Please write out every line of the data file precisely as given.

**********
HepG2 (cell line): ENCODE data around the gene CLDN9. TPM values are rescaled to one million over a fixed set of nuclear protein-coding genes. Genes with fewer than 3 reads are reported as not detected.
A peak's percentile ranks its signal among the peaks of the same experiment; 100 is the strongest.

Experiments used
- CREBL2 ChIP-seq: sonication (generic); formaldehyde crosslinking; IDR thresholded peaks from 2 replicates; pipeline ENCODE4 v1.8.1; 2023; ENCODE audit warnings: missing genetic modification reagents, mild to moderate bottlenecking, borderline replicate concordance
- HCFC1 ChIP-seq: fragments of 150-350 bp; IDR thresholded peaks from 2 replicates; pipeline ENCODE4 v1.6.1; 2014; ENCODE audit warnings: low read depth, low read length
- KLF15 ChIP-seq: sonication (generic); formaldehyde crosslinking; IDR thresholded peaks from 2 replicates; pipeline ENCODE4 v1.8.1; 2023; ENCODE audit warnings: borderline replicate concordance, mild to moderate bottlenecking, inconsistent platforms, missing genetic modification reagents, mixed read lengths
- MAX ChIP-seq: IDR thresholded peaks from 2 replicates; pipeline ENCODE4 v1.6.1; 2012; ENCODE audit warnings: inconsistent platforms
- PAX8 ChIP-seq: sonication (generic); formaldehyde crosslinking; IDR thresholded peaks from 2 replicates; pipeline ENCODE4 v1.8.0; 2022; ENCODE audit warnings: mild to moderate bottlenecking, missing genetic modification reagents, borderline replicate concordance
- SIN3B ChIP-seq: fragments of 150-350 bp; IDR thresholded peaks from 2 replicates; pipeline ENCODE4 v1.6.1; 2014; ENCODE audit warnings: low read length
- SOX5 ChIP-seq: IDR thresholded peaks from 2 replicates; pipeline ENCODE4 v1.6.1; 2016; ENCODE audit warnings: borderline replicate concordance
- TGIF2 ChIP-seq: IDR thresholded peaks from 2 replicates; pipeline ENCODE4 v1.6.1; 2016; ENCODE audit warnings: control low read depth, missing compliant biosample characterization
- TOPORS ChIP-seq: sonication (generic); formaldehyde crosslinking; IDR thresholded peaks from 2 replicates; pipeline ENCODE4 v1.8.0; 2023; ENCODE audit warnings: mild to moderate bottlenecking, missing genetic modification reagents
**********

HepG2 (cell line): ENCODE data around the gene CLDN9. TPM values are rescaled to one million over a fixed set of nuclear protein-coding genes. Genes with fewer than 3 reads are reported as not detected.
A peak's percentile ranks its signal among the peaks of the same experiment; 100 is the strongest.

Experiments used
- CREBL2 ChIP-seq: sonication (generic); formaldehyde crosslinking; IDR thresholded peaks from 2 replicates; pipeline ENCODE4 v1.8.1; 2023; ENCODE audit warnings: missing genetic modification reagents, mild to moderate bottlenecking, borderline replicate concordance
- HCFC1 ChIP-seq: fragments of 150-350 bp; IDR thresholded peaks from 2 replicates; pipeline ENCODE4 v1.6.1; 2014; ENCODE audit warnings: low read depth, low read length
- KLF15 ChIP-seq: sonication (generic); formaldehyde crosslinking; IDR thresholded peaks from 2 replicates; pipeline ENCODE4 v1.8.1; 2023; ENCODE audit warnings: borderline replicate concordance, mild to moderate bottlenecking, inconsistent platforms, missing genetic modification reagents, mixed read lengths
- MAX ChIP-seq: IDR thresholded peaks from 2 replicates; pipeline ENCODE4 v1.6.1; 2012; ENCODE audit warnings: inconsistent platforms
- PAX8 ChIP-seq: sonication (generic); formaldehyde crosslinking; IDR thresholded peaks from 2 replicates; pipeline ENCODE4 v1.8.0; 2022; ENCODE audit warnings: mild to moderate bottlenecking, missing genetic modification reagents, borderline replicate concordance
- SIN3B ChIP-seq: fragments of 150-350 bp; IDR thresholded peaks from 2 replicates; pipeline ENCODE4 v1.6.1; 2014; ENCODE audit warnings: low read length
- SOX5 ChIP-seq: IDR thresholded peaks from 2 replicates; pipeline ENCODE4 v1.6.1; 2016; ENCODE audit warnings: borderline replicate concordance
- TGIF2 ChIP-seq: IDR thresholded peaks from 2 replicates; pipeline ENCODE4 v1.6.1; 2016; ENCODE audit warnings: control low read depth, missing compliant biosample characterization
- TOPORS ChIP-seq: sonication (generic); formaldehyde crosslinking; IDR thresholded peaks from 2 replicates; pipeline ENCODE4 v1.8.0; 2023; ENCODE audit warnings: mild to moderate bottlenecking, missing genetic modification reagents